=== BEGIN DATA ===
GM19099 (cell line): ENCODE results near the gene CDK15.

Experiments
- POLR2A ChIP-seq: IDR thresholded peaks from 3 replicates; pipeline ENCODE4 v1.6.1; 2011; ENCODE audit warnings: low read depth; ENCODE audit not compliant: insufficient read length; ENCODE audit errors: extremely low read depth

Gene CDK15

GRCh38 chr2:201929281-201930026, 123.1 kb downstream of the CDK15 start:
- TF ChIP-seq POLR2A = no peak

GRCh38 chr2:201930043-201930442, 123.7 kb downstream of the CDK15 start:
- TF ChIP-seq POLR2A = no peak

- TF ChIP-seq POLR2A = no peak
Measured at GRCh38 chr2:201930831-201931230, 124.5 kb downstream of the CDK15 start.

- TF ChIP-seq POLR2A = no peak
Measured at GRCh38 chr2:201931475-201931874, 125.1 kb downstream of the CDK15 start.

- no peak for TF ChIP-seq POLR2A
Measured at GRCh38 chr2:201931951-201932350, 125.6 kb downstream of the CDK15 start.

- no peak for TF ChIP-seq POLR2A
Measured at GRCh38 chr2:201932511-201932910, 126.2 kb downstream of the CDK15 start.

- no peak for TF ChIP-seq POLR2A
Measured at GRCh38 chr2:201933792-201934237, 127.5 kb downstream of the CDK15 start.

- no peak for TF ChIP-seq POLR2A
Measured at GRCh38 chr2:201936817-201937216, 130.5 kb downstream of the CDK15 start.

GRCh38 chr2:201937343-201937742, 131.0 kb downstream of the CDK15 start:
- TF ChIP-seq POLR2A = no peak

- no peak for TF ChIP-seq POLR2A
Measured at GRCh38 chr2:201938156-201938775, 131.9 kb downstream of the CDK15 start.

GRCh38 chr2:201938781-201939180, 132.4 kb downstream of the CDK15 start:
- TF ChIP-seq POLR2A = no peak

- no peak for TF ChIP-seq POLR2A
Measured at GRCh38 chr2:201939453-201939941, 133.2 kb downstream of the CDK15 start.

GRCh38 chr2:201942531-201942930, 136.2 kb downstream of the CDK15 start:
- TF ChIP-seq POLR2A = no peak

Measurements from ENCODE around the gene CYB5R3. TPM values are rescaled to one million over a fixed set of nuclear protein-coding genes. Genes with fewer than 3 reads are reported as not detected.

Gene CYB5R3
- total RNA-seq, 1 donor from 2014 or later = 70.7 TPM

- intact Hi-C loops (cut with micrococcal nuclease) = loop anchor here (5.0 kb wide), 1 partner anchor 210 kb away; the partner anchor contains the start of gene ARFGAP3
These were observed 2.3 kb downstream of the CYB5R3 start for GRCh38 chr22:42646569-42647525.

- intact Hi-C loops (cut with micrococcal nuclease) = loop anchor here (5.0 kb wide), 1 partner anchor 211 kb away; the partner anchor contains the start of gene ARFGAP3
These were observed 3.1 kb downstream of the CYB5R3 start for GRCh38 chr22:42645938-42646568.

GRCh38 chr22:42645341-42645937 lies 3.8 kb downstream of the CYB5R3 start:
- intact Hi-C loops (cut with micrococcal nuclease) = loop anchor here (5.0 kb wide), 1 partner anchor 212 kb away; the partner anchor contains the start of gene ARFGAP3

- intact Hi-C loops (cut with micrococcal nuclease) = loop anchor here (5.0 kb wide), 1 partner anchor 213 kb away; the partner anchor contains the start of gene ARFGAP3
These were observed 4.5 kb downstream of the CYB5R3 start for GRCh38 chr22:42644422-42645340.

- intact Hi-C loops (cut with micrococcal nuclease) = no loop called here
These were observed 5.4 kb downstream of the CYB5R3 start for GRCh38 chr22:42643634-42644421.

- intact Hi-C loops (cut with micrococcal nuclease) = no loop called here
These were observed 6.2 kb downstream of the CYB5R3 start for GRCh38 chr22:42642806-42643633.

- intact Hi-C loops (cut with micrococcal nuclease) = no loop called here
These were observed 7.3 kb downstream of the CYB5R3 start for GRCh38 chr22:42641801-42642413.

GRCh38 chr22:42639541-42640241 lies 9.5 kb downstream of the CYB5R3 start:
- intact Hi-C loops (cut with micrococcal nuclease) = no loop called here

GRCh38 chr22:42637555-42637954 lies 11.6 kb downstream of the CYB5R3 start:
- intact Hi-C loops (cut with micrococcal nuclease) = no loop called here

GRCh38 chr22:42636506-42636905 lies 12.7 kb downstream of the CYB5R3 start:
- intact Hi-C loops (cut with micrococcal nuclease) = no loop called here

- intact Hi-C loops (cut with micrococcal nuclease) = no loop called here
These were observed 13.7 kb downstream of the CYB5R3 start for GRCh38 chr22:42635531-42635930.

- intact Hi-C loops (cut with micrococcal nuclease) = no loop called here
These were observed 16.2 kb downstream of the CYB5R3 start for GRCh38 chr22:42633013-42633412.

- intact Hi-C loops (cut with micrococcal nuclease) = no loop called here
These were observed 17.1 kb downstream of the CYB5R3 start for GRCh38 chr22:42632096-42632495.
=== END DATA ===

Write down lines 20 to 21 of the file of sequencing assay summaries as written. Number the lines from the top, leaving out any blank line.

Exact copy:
Measured at GRCh38 chr2:201936817-201937216, 130.5 kb downstream of the CDK15 start.

GRCh38 chr2:201937343-201937742, 131.0 kb downstream of the CDK15 start: